Shaw thriving on field amid tough year off it

Brewers outfielder's baby daughter battling congenital heart defect

Shaw thriving on field amid tough year off it

MILWAUKEE -- It's not easy playing a game that often can create stress when every moment away from the field is thick with it. That is the challenge Travis Shaw has confronted during a sleep-deprived debut season with the Brewers, splitting time between a newborn daughter in the hospital and anchoring the lineup for a team that finds itself in a pennant race.

On Saturday, Shaw had a good story for baby Ryann. His first career walk-off home run was a two-run shot off Cubs closer Wade Davis, and capped the Brewers' desperately-needed 4-3 win that featured a pair of comebacks against one of baseball's most reliable relievers.

"Travis has just been a rock through this whole thing," Brewers manager Craig Counsell said. "We don't talk about it a lot to respect what he's going through, but he's been able to put together a wonderful season under very difficult circumstances."

Counsell on the walk-off victory

Thanks to homers for Orlando Arcia off Davis in the ninth inning and Shaw in the 10th, the Brewers pulled back to with 4 1/2 games of the Cubs in the NL Central and one game of the Rockies for the second NL Wild Card, pending Colorado's late game.

In a breakthrough campaign, the soft-spoken 27-year-old Shaw is hitting .276 with 31 home runs and 99 RBIs while batting fourth in the Brewers' lineup. His RBIs lead the team, and his home run count is tied with Eric Thames, all while Shaw has bounced between being a ballplayer and being a dad.

It was about the time the Red Sox traded Shaw -- with two top prospects (shortstop Mauricio Dubon and pitcher Josh Pennington, each of whom rank among MLBPipeline.com's Top 30 Brewers prospects) plus a player to be named -- to the Brewers for reliever Tyler Thornburg that Shaw and wife Lindy learned their baby would be born with a congenital heart defect.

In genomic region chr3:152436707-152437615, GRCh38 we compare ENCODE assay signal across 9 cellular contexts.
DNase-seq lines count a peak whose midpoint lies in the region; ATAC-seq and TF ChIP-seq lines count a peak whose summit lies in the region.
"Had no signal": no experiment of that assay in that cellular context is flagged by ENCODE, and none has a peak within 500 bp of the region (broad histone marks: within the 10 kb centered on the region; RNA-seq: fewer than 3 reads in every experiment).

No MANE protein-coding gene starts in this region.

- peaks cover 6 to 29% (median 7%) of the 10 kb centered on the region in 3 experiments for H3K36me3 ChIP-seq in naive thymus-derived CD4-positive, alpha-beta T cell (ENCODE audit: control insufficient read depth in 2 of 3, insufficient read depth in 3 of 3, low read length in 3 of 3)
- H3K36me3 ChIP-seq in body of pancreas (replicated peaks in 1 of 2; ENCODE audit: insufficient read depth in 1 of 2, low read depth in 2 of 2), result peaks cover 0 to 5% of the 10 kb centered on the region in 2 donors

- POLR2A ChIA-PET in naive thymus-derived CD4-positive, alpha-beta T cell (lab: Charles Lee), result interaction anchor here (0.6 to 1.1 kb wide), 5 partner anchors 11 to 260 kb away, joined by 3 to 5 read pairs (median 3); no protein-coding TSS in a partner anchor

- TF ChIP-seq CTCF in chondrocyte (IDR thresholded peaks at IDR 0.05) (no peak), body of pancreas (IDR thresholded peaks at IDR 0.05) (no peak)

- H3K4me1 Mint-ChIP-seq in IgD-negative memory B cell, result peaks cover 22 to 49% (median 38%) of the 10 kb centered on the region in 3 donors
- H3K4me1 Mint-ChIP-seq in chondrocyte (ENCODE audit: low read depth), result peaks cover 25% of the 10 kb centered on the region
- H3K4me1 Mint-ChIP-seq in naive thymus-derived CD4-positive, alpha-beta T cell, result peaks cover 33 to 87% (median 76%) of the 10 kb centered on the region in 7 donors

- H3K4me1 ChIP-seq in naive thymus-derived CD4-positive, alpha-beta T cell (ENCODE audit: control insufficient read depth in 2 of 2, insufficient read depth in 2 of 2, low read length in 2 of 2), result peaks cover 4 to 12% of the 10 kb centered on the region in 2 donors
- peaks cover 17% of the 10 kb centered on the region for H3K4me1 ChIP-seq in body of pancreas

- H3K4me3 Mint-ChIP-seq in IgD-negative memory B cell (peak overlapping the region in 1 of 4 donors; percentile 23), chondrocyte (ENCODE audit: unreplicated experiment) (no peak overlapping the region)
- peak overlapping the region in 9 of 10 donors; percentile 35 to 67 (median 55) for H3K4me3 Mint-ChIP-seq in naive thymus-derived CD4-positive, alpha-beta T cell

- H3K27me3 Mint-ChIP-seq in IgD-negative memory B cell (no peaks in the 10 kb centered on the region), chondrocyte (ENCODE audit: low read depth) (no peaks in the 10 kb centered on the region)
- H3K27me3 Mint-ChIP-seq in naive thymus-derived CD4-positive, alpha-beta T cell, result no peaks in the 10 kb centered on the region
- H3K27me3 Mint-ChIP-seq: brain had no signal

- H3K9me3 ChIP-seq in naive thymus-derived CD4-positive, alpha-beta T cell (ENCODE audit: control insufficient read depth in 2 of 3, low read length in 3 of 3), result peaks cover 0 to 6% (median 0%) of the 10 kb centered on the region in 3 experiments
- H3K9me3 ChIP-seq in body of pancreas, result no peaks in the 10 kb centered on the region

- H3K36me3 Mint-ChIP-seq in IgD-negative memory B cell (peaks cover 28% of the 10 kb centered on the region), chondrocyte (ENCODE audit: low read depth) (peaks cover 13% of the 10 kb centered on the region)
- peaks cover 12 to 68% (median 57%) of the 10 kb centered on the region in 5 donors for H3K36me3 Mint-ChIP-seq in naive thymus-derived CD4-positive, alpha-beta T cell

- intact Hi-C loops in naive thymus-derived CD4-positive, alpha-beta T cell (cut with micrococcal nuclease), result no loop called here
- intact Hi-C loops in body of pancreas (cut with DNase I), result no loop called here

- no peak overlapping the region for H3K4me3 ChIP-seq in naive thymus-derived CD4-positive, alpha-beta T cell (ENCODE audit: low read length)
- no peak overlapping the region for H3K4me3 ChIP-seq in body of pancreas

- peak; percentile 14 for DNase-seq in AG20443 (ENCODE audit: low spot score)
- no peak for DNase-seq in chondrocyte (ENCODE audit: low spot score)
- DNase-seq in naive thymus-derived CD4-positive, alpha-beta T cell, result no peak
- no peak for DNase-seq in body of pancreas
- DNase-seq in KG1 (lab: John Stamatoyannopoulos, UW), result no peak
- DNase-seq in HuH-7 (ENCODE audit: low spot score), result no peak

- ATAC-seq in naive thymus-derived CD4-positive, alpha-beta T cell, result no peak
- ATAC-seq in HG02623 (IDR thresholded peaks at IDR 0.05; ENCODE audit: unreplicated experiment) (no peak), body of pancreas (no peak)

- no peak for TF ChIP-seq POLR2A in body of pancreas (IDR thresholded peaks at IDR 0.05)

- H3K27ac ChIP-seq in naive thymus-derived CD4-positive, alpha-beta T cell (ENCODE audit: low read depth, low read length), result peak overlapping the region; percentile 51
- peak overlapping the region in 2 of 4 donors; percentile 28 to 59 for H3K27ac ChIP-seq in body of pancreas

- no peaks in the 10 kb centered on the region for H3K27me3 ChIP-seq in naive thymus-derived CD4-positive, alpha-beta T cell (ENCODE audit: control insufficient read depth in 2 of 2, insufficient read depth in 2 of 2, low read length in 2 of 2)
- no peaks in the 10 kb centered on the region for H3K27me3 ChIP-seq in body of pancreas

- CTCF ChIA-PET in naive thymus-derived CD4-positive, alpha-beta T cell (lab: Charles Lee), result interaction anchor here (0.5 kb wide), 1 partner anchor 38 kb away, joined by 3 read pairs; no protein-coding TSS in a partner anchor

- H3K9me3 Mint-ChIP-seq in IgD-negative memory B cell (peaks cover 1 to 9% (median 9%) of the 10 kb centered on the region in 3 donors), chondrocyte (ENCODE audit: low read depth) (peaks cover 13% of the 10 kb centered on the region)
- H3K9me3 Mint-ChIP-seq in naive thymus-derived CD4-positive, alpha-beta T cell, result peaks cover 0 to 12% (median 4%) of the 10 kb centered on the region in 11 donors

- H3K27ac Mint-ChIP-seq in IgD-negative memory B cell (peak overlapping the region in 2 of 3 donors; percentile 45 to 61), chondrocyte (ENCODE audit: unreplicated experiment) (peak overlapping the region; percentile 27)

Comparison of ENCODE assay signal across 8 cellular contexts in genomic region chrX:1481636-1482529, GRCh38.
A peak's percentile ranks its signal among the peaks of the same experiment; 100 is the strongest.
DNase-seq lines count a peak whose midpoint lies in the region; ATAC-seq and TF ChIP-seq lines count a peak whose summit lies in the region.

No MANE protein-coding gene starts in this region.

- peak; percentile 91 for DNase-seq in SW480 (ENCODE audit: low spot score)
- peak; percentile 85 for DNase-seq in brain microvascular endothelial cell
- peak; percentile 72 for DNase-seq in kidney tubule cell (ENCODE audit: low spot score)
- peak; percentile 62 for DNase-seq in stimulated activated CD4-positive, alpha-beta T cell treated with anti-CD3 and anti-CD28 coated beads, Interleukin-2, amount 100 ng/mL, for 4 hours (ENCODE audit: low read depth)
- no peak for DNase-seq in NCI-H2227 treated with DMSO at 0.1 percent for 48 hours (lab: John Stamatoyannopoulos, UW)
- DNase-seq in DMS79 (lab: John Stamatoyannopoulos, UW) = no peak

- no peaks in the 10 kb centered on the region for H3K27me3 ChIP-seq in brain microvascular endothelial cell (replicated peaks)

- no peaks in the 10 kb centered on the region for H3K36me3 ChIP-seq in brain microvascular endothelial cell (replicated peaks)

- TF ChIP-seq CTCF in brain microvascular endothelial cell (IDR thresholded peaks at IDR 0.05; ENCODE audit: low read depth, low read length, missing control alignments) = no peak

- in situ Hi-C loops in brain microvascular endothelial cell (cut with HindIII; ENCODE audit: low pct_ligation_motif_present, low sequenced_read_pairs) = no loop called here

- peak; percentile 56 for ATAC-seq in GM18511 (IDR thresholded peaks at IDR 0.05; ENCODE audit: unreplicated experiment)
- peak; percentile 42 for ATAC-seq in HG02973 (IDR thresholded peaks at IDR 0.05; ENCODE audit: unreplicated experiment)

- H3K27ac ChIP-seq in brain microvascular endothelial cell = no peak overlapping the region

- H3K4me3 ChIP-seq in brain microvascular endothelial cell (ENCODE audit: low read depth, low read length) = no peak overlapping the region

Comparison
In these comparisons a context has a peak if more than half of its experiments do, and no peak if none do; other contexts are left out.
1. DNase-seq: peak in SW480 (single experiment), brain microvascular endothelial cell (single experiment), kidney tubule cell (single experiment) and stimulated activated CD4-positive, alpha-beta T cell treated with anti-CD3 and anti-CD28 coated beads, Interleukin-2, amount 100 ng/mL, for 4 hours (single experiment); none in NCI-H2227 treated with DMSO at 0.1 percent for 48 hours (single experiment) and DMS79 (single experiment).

The trade to Milwaukee was fortuitous, because Children's Hospital of Wisconsin happened to be a leader in caring for the condition -- hypoplastic left heart syndrome -- that required multiple open-heart surgeries immediately after Ryann was born in June. In August, he was briefly away from the team again for a follow-up procedure.

Each day the Brewers are home, Shaw rises and visits Ryann in the hospital. He makes the short drive to Miller Park, plays the game, then returns to the hospital until it is time for bed.

Then home, rest a bit, and repeat.

"I don't know how he's been able to keep his head on straight and stay focused with everything he's been dealing with at home," said Ryan Braun, a father of two. "It's pretty remarkable, the success he's had. And beyond that, he has been far better on the field than we could have possibly hoped for.

"To know what he's dealing with personally, it's pretty amazing."

These days, Ryann remains hospitalized, but connected to far fewer devices, allowing dad to hold her. A handful of times this summer, he was able to take her outside into the sunshine.

She remains stable, Shaw said, but there is no timetable for her release from the hospital.

Shaw is proud of the way he has found a work-life balance.

"Yeah, I am," he said. "There's a lot going on, still, outside the field. It's a nice getaway coming here."

It had not felt like a nice getaway lately. The Brewers had lost three straight games in the opponent's final at-bat before narrowly avoiding another on Saturday.

"The resiliency of this team has just shown itself time after time this year," Shaw said. "When our guys are against the wall like today was -- I mean, this is as must-win as you get, and we were able to come through."

Adam McCalvy has covered the Brewers for MLB.com since 2001. Follow him on Twitter @AdamMcCalvy, like him on Facebook and listen to his podcast. This story was not subject to the approval of Major League Baseball or its clubs.